By 1899, son Ogden Codman, Jr., advised his mother on the design of a walled Italian garden in the northwest side of the house. This garden reflects Codman’s sense of classicism and order, with classical proportions, statuary, and Florentine terracotta urns. As a “giardino segreto” it sharply contrasts with the surrounding picturesque forest and meadows. The left side of the garden was designed to hold shade tolerant plants, like the ferns Sarah Codman collected, as well as foxglove and wild flowers. The sunnier right (North) side was planted with roses, day lilies, phlox, lupine, delphinium, gladiolas and peonies. The west end of the garden, known as the “Exchange End” contains a temple-like curved exedra of columns and capitals salvaged from the Codman building on Exchange Street destroyed in 1872’s fire. Two fountains were in place by 1903. At the foot of Bacchus, iris bordered by nasturtiums were planted and at Flora’s feet hostas and lilies. The recently restored statue of Flora was installed in 2010; the dolphin and Neptune fountain have been removed and await conservation. Although the garden’s design has its roots in classical antiquity, the construction and plant materials impart a unique New England flavor. Tom Codman, who had learned to work with concrete made the columns where rough poles were placed to support wisteria, clematis, and honeysuckle vines.
The flower beds installed on the lower terrace were planted out with annual and tender perennials, long after the fashion for “bedding out” had passed. The Codman family kept the tradition of these circular interlocking parterre beds which were planted with red geraniums, scarlet salvia, deep red canna, yellow daisies, fragrant purple heliotrope, and white and pink-eyed phlox. Along the steps were Italian pots planted with small trees and yucca. Watercolors by both Sarah Codman and daughter Alice reveal what the black and white photographs of the time cannot: the colors of the annual beds.
In 1903 a site was chosen for the new greenhouse and work was completed by 1904. It was re-furbished in 1913-14 when Dorothy ordered exotic seeds, camellias, gardenias, special citrus and other tender shrubs as well as banana plants, which bore fruit.
Dorothy Codman's Garden
Dorothy Codman, like her mother, enjoyed tending her own garden. In the early 1900s, Sarah turned her attention to the new Italianate garden and passed down her old picket-fence enclosed French parterre garden to Dorothy, who created a garden that was modest in size, but quite sophisticated in design. Influenced by English garden designer Gertrude Jekyll, Dorothy planted an extensive variety of old and new world flowers and herbs planned for a succession of seasonal bloom. The circular pool, hotbed, table and chairs, and arches were built by her brother Tom. In 1912, over sixty varieties of roses were planted in Dorothy’s garden. Today, climbing roses and clematis cover the fences and arches, while beds hold a mix of hardy perennials, tender annuals, and exotic tropicals. Concord grape and flowering vines cover the two arbors, and white purple and pink lilacs and flower beds frame the garden perimeter.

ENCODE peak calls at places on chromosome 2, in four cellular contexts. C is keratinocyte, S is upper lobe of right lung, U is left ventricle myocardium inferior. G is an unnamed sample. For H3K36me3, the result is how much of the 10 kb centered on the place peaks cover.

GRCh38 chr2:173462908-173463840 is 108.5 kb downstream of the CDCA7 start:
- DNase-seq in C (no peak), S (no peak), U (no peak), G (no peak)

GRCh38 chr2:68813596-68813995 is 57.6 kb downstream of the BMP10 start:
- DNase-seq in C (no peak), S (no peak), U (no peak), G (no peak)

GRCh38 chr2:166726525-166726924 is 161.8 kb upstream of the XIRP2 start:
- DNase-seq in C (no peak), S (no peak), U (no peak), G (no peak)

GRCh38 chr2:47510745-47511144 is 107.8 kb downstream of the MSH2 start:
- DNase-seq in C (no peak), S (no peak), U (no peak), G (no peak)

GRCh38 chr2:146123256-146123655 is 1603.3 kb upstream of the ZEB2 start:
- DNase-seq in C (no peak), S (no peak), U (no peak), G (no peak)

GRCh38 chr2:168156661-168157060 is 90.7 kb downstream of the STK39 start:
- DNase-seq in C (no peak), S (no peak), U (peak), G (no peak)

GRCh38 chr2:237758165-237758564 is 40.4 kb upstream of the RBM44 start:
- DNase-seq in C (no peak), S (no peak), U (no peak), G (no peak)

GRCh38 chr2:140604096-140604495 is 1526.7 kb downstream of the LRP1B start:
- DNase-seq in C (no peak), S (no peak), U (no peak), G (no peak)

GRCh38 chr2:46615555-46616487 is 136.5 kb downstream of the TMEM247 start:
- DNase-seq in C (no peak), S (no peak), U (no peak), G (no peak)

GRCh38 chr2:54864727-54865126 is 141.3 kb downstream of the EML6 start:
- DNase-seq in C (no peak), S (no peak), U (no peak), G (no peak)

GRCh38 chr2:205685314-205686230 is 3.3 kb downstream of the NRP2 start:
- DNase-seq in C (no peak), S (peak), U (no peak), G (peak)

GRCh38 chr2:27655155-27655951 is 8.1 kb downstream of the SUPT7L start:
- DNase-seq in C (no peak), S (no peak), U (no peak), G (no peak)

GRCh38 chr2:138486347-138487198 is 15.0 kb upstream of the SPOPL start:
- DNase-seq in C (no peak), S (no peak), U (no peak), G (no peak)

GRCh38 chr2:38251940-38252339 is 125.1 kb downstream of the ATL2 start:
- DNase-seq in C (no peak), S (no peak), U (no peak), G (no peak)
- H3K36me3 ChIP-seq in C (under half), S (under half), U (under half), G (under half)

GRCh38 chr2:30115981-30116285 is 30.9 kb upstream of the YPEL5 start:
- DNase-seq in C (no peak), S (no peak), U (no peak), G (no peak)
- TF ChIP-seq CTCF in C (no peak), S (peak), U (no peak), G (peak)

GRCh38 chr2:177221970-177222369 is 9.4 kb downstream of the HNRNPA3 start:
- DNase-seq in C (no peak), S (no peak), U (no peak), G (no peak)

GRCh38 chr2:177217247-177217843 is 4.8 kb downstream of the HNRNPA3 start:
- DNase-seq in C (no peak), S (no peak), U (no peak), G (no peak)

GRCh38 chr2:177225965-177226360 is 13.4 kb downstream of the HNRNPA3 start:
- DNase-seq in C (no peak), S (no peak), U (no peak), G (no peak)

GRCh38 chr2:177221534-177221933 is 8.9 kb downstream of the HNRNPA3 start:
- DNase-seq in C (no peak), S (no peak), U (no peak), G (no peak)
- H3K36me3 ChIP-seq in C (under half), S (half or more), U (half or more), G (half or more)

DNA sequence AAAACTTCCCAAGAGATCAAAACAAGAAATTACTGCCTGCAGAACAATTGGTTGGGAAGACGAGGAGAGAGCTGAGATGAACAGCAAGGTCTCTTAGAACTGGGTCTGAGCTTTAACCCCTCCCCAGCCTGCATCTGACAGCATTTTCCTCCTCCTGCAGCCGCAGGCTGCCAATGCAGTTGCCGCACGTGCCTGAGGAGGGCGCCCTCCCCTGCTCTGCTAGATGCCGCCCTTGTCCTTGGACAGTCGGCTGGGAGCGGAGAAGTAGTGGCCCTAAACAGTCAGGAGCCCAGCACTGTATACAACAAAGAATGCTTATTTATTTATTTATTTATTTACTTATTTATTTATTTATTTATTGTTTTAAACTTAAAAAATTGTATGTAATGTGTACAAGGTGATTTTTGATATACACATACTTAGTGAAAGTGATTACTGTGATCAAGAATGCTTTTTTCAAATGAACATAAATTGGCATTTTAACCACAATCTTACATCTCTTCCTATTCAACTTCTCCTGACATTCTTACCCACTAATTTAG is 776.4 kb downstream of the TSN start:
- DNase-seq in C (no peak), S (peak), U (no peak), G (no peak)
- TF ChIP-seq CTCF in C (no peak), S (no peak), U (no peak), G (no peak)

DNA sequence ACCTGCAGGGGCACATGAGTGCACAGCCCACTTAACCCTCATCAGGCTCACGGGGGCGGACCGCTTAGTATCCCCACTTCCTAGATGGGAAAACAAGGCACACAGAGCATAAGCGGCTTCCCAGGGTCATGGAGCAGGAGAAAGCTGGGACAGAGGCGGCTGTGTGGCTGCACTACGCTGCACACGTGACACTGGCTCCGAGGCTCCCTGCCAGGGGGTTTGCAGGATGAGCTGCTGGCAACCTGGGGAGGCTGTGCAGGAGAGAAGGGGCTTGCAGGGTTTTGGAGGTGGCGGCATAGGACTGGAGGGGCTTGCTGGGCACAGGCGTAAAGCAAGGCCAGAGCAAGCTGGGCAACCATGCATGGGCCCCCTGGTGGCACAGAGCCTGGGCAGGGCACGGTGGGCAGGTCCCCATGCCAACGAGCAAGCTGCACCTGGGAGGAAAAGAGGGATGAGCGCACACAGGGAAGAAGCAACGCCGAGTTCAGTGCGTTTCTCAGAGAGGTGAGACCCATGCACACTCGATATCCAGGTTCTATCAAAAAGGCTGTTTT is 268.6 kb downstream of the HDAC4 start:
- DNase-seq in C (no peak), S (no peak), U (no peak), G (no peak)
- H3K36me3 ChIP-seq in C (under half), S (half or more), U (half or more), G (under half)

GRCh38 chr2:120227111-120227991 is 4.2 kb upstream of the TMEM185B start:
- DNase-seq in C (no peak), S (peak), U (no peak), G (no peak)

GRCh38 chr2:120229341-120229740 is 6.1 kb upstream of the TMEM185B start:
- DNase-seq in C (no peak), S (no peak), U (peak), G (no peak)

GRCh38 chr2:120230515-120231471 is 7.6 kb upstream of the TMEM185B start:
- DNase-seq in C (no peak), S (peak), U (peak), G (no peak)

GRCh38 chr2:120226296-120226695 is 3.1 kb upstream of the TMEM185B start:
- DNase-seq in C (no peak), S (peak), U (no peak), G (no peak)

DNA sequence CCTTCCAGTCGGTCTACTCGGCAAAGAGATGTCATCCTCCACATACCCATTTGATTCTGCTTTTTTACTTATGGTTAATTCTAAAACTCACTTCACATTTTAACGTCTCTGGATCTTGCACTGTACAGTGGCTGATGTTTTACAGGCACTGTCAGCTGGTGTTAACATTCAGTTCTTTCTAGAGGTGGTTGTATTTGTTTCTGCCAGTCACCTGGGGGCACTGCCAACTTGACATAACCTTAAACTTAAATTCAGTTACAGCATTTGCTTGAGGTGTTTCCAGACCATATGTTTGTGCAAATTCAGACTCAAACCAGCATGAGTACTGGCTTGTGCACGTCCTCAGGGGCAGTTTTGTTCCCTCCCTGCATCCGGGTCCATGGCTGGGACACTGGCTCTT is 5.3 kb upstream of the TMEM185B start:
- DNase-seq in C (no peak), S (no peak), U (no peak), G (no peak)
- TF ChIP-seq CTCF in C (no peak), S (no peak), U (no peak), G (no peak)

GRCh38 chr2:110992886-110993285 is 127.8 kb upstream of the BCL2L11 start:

The hurricane of 1938 destroyed the Italian garden and downed ninety-six trees, some of which had been there since before the Revolution. In subsequent decades, the remaining family members, Tom and Dorothy, struggled to maintain the property. Brother Hugh died in 1946, and Tom spent his last years abroad, leaving Dorothy alone. In 1956 she received news from the town that two Codman trees were afflicted with Dutch Elm disease and would be removed.
Historic New England interprets the landscape to just before the 1938 hurricane. Over the past twenty years great effort has gone into the preservation and restoration of the landscape and landscape features such as the Italian Garden, Dorothy's Garden, the terraces, the ha-ha wall, and even restoring the layout of the trees. The grounds are open to the public and you may find watercolorists, dog-walkers, and weddings taking place.